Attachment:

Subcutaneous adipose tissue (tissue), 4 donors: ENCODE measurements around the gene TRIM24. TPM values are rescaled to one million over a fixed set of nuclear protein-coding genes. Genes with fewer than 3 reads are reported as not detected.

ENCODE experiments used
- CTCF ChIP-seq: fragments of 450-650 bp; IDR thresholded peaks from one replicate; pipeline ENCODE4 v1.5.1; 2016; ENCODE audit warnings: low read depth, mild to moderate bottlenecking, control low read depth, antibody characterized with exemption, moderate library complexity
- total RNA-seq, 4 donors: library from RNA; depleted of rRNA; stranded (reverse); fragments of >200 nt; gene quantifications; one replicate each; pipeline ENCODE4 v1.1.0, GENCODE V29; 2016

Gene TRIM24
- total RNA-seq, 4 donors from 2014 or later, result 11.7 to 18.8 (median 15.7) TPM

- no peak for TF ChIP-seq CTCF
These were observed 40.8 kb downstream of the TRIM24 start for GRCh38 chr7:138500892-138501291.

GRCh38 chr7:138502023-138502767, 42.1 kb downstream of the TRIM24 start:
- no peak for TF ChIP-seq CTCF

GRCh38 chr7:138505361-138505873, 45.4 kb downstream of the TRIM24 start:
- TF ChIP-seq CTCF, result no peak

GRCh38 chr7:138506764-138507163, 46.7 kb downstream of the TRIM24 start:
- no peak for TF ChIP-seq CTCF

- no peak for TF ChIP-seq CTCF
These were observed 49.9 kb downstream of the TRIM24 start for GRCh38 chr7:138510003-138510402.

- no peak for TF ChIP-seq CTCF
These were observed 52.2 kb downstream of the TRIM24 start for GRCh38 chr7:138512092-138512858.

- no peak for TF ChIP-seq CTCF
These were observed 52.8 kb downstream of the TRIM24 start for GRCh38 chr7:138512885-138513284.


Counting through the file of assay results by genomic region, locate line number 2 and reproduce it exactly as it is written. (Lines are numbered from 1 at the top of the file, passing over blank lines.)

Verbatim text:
ENCODE experiments used